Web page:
The House of Tudor was an important British royal house which shaped significantly the destiny of the British Isles during the 16th and late 15th century. Their paternal ancestors were Welsh; they descended from Ednyfed Fychan, who was Seneschal of Gwynedd in the service of Llywelyn the Great. They arose in prominence in the early 15th century, after Owen Tudor married Catherine of Valois, daughter of Charles VI of France. They became involved in the English Wars of the Roses on the Lancastrian side and through conquest at the Battle of Bosworth Field where Richard III was killed, Henry VII was crowned King of England.
In total, five Tudor monarchs reigned in the Kingdom of England between 1485 and 1603. The dynasty became extinct after Elizabeth I of England died without issue; all of their claims passed to the House of Stuart who already ruled the Kingdom of Scotland. The Tudor period straddled what has come to be known as the Renaissance in European history. State consolidation happened particularly under Henry VIII; he merged the Kingdom of England and his ancestral land the Principality of Wales with the Laws in Wales Acts. Ireland was raised from a lordship into a kingdom in 1542 and the rest of the Irish petty kings, surrendered and regranted their claims, joining the nobility.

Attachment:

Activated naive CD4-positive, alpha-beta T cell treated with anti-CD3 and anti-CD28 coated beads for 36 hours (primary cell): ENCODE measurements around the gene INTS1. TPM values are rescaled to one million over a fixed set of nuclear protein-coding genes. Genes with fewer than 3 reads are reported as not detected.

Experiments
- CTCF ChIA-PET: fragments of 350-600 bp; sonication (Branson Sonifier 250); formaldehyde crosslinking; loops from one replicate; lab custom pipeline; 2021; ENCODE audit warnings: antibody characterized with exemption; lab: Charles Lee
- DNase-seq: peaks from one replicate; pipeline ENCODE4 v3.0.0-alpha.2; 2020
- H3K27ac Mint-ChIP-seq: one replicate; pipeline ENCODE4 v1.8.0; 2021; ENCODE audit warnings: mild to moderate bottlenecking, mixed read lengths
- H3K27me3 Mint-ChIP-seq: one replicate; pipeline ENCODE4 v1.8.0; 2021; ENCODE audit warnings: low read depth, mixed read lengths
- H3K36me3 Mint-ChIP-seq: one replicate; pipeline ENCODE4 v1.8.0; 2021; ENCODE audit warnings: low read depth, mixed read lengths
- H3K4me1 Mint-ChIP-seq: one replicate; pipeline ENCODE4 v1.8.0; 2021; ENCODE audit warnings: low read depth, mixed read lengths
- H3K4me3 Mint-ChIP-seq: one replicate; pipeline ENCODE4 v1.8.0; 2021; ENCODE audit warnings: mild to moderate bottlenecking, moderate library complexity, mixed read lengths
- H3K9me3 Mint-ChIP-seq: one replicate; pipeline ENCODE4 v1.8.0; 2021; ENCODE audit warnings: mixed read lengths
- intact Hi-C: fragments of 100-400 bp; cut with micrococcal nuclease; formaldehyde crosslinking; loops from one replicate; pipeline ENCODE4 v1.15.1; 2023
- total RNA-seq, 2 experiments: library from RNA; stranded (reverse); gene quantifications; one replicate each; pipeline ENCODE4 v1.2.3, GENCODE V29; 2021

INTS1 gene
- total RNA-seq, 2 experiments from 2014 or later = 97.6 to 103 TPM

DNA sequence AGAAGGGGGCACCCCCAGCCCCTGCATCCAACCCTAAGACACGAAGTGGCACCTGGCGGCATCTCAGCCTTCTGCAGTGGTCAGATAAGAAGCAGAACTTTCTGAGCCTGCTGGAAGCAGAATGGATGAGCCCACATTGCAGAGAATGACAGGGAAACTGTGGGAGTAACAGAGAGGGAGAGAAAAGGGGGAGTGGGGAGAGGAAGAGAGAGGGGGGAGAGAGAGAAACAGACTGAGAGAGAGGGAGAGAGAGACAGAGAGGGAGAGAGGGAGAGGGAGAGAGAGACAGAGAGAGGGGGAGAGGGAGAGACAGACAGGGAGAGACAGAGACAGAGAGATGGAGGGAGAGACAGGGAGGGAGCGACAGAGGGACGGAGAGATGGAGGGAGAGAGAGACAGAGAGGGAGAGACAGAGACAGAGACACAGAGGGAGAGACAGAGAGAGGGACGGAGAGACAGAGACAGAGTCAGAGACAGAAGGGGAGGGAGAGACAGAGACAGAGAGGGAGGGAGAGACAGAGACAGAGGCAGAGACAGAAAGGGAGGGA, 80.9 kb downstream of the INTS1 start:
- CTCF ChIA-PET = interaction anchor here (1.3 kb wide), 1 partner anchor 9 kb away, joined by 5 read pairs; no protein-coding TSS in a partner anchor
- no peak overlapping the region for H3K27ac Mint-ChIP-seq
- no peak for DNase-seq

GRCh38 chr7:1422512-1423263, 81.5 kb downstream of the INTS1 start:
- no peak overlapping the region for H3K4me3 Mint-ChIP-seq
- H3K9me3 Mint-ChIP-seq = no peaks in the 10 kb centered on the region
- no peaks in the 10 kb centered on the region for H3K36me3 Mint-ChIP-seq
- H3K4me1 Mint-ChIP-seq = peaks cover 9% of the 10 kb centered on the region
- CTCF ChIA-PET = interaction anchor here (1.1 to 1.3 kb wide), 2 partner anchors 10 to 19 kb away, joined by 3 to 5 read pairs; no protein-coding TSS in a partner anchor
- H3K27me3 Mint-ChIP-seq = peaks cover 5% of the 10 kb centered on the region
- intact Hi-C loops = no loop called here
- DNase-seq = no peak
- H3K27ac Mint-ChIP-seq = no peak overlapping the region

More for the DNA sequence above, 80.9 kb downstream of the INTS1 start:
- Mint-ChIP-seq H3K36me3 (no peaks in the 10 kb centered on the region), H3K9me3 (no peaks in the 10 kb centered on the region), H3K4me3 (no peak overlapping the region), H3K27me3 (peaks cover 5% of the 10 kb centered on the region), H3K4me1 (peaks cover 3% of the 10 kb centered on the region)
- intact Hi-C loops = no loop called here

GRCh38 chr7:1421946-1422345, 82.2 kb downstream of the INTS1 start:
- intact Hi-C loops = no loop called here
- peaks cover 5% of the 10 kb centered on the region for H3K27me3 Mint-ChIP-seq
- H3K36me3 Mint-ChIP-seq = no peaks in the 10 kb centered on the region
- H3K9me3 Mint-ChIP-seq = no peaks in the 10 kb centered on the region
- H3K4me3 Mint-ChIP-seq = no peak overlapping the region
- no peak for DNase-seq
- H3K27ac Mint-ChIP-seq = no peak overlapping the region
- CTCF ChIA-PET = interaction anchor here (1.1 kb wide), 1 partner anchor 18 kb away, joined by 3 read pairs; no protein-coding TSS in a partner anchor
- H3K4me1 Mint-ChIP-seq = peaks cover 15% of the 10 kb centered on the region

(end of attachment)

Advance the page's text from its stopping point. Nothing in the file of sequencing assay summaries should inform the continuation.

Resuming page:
The Tudors were monarchs during a period of constantly shifting religious disposition. Henry VIII of England, a staunch Catholic who was given the title Defender of the Faith by Pope Leo X for his writings, came into conflict with Rome for reasons pertaining to marriage. As a result Henry VIII founded the Church of England and with it Anglicanism, with himself as head. During the reign of his young son, Edward VI, the Anglican church was Calvinised under the influence of the court and exiled Continental theologians. Queen Mary I, the wife of Philip II of Spain, briefly brought England back to the Catholic Church before Henry VIII's second daughter Elizabeth I instituted the Elizabethan settlement, solidifying Anglicanism within a paradigm of syncretic "compromise" as a via media.
England and Ireland monarchs